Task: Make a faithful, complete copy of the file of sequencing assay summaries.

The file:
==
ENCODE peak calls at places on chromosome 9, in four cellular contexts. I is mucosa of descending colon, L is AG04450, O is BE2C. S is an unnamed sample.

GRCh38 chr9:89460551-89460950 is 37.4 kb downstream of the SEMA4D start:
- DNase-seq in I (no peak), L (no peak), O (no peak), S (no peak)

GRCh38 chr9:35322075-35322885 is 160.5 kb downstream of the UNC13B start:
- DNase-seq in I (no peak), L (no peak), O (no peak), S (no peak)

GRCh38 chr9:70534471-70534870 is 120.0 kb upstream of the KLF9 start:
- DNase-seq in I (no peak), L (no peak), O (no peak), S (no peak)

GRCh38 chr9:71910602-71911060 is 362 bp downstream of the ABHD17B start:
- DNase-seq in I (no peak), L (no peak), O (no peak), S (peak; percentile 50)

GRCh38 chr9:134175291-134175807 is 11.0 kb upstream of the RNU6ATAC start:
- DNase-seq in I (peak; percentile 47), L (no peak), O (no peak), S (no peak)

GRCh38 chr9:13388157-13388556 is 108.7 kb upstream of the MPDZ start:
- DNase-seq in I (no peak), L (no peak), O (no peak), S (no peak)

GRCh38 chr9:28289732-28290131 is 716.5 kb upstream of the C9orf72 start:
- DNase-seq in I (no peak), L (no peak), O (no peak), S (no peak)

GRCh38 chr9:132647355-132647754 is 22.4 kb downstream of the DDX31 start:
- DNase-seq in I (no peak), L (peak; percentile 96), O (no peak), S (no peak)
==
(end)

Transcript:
ENCODE peak calls at places on chromosome 9, in four cellular contexts. I is mucosa of descending colon, L is AG04450, O is BE2C. S is an unnamed sample.

GRCh38 chr9:89460551-89460950 is 37.4 kb downstream of the SEMA4D start:
- DNase-seq in I (no peak), L (no peak), O (no peak), S (no peak)

GRCh38 chr9:35322075-35322885 is 160.5 kb downstream of the UNC13B start:
- DNase-seq in I (no peak), L (no peak), O (no peak), S (no peak)

GRCh38 chr9:70534471-70534870 is 120.0 kb upstream of the KLF9 start:
- DNase-seq in I (no peak), L (no peak), O (no peak), S (no peak)

GRCh38 chr9:71910602-71911060 is 362 bp downstream of the ABHD17B start:
- DNase-seq in I (no peak), L (no peak), O (no peak), S (peak; percentile 50)

GRCh38 chr9:134175291-134175807 is 11.0 kb upstream of the RNU6ATAC start:
- DNase-seq in I (peak; percentile 47), L (no peak), O (no peak), S (no peak)

GRCh38 chr9:13388157-13388556 is 108.7 kb upstream of the MPDZ start:
- DNase-seq in I (no peak), L (no peak), O (no peak), S (no peak)

GRCh38 chr9:28289732-28290131 is 716.5 kb upstream of the C9orf72 start:
- DNase-seq in I (no peak), L (no peak), O (no peak), S (no peak)

GRCh38 chr9:132647355-132647754 is 22.4 kb downstream of the DDX31 start:
- DNase-seq in I (no peak), L (peak; percentile 96), O (no peak), S (no peak)